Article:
A port of Gradius III was released for the Super Famicom in December 1990 and the Super Nintendo Entertainment System in 1991 with the option of reduced difficulty and additional armaments for the Vic Viper. It replicates the slowdown of its arcade counterpart and discards the pseudo-3D and Crystal levels. The Cell Level is also swapped to being the final stage instead of the sixth stage like in the arcade version, it is also given a new layout and soundtrack. It also introduces a boss called Beacon which awaits the player at the end of the new high-speed stage, which is a counterpart of the high-speed stage in Gradius II. Unlike any other version, the Super NES port is the only one that allow players to continue when they lost all their lives. Also, there are bonus areas that can be accessed by finding an entry point and fulfilling certain conditions. A harder difficulty called "Arcade" can be unlocked by inputting a code on the options screen, however, it is simply the same SNES game at a harder difficulty, and not an accurate port of the arcade version.
There were many term changes for the American release; for instance, instead of the ubiquitous Vic Viper, the manual labelled the player's craft as the "M.A.X.", or "Modulated Artillery Exalter". As well, many of the names of the bosses had been altered, such as the stage boss of the first level being called "Earwig Scorpion" rather than "Goliath".
This port was also released for Virtual Console on April 23, 2007. In Europe it was released under the Habai Festival label and costs an additional 100pts.
The changes from the Arcade version include:
- Stage 5 becomes Stage 4.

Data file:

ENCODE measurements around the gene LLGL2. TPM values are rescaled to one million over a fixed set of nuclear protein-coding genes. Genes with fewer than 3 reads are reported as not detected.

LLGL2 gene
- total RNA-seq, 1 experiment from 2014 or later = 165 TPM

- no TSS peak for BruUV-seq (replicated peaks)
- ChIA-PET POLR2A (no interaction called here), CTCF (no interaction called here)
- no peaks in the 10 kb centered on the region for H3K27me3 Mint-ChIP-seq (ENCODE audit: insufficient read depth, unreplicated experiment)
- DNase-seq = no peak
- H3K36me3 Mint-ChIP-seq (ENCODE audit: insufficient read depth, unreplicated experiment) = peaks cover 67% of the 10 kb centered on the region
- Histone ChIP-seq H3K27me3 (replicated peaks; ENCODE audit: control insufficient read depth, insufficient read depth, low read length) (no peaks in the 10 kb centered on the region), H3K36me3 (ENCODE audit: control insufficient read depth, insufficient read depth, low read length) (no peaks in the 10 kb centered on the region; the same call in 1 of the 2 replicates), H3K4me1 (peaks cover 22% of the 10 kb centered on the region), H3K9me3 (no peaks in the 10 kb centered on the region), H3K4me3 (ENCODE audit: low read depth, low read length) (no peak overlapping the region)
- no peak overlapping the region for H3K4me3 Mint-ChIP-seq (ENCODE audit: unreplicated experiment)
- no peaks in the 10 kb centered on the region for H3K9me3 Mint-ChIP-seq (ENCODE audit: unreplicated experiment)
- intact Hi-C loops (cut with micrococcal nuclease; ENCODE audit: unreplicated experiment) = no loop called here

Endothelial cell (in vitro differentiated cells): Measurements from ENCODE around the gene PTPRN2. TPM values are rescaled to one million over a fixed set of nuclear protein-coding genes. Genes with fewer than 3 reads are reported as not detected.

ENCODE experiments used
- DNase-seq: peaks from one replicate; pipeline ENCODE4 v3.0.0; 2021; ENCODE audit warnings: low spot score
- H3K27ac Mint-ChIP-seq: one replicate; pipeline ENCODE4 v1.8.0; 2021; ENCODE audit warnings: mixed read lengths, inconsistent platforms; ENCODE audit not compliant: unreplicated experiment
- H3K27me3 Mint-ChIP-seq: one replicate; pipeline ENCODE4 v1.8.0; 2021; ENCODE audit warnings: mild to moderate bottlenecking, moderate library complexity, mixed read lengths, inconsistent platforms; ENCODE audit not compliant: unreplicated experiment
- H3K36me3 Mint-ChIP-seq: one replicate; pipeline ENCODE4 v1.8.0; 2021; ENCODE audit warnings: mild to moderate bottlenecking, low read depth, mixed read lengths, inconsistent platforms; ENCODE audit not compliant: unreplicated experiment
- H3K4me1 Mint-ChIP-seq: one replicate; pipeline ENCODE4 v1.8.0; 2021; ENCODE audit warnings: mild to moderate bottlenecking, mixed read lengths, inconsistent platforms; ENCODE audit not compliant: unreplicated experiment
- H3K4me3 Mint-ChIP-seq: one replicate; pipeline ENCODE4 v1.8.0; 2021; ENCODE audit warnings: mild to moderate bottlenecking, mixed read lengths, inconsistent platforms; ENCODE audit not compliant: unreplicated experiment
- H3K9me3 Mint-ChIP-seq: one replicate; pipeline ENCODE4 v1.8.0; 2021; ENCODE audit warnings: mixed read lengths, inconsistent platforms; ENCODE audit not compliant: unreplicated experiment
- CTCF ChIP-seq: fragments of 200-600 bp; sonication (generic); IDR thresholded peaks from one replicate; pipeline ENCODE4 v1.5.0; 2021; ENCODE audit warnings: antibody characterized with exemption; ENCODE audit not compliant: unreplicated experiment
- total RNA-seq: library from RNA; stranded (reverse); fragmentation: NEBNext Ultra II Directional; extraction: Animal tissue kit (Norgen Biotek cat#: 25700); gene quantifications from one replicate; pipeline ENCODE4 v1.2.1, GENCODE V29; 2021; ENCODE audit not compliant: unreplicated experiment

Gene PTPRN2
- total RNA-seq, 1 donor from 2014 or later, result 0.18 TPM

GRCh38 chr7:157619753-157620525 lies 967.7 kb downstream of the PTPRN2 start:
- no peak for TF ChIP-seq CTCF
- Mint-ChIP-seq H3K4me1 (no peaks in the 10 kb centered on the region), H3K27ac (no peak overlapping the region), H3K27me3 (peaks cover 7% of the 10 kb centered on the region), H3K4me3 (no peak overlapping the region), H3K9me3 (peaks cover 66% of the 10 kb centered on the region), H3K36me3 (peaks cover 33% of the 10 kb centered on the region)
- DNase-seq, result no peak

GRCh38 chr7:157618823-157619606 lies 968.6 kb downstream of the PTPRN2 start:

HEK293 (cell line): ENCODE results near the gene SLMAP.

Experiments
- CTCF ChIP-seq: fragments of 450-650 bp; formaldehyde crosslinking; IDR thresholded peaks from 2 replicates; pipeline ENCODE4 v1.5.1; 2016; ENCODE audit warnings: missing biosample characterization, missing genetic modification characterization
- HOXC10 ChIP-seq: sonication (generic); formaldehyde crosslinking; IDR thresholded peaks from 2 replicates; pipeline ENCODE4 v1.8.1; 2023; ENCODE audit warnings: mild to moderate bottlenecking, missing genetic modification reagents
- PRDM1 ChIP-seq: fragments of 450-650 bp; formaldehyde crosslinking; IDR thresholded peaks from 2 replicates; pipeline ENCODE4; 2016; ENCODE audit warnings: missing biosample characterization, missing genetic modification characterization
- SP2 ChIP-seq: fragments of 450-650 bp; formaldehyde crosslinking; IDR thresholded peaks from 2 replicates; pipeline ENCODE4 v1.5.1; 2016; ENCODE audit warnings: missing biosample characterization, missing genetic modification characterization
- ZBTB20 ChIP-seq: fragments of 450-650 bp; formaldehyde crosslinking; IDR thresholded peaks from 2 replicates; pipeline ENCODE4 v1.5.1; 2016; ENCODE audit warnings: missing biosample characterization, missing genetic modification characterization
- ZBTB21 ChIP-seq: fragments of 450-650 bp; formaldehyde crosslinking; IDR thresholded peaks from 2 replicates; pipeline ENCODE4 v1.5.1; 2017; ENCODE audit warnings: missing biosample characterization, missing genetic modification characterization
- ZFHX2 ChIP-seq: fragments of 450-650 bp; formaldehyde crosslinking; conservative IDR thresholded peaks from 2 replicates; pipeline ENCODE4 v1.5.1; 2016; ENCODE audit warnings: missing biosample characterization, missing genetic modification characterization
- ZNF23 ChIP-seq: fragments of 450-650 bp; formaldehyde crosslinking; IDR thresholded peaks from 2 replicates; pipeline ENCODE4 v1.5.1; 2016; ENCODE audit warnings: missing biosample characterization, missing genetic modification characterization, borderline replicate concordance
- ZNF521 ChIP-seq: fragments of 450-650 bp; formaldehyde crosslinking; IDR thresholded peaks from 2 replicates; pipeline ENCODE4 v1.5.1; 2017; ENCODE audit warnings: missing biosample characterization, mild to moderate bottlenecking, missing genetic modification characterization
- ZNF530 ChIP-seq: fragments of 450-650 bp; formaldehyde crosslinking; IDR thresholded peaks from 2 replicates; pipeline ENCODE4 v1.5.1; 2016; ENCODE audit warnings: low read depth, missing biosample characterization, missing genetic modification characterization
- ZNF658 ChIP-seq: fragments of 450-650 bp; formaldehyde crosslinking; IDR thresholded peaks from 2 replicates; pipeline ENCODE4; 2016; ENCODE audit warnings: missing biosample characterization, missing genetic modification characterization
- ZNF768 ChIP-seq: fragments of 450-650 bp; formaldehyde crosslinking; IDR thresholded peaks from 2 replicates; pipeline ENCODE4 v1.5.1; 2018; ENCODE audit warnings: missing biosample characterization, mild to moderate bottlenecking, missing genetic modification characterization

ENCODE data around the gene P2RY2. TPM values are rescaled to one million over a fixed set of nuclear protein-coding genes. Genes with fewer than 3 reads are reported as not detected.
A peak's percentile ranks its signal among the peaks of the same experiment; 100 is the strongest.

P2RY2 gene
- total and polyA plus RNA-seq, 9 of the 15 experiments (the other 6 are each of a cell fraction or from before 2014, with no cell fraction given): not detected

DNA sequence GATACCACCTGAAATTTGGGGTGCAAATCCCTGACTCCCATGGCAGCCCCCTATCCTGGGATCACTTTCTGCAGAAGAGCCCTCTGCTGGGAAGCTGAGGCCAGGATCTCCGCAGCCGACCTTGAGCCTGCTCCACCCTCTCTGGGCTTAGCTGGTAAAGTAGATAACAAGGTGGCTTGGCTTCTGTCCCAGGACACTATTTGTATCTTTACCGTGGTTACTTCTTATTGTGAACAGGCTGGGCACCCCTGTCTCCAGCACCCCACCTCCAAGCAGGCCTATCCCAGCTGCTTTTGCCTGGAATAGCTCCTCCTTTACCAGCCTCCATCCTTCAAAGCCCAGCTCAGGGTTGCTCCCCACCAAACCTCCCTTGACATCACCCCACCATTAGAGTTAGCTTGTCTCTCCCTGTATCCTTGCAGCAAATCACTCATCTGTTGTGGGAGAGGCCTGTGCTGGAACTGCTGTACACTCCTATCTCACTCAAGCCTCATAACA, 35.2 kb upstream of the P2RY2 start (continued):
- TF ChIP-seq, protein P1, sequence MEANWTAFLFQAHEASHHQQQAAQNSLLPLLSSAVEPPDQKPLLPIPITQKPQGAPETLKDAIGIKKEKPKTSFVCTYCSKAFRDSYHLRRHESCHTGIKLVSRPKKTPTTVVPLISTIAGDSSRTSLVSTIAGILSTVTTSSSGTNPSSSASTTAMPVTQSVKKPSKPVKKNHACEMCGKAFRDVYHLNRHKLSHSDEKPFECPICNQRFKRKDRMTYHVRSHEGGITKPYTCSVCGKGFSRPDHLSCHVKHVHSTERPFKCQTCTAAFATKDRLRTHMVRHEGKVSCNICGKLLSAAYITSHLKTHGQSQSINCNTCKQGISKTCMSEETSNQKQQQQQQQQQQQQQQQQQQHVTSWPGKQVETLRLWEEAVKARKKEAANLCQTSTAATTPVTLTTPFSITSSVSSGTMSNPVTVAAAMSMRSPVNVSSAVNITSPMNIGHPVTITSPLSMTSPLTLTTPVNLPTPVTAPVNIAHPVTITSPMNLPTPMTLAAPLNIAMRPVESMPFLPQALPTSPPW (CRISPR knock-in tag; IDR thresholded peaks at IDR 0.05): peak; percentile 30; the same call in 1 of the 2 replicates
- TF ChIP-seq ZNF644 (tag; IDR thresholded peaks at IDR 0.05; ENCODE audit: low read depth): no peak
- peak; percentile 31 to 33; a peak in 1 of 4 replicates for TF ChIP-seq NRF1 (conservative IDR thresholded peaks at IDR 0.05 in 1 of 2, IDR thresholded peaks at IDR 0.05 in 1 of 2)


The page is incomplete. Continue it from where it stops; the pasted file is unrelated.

- Stage 6 becomes Stage 10 (the Final Stage).
- Stage 7 becomes Stage 5.
- Stage 8 becomes Stage 6.
- 3D and Cube Rush stages removed. In their place is the high speed stage, Crystal Maze.
- The final stage is split: The Boss Rush is at Stage 8, the Fortress Base is at Stage 9, the Cell Stage is the Final Stage (or known as Stage 10).
- Some Bosses are removed: Gregol, Dogas and Vaif, Wyvern, Zub Rush Mk. II, Lizard Core, Shadow Gear
- They are replaced with the ff. bosses: Beacon, Zub Rush, Shadow Gear MK II
- New Bonus Stages.
In 2000, Konami bundled Gradius III and Gradius IV Fukkatsu together for release on the PlayStation 2 video game console, as Gradius III and IV. The port is based on the arcade version and has an unlockable Extra Edit mode, which gives the player the freedom to create a weapon array from all included setups and adds the F-Option, R-Option and Reduce II power-ups found in the Super NES port. The Reduce from the SNES port returns the player one step closer to the Vic Viper's original size when hit, giving it protection from two hits.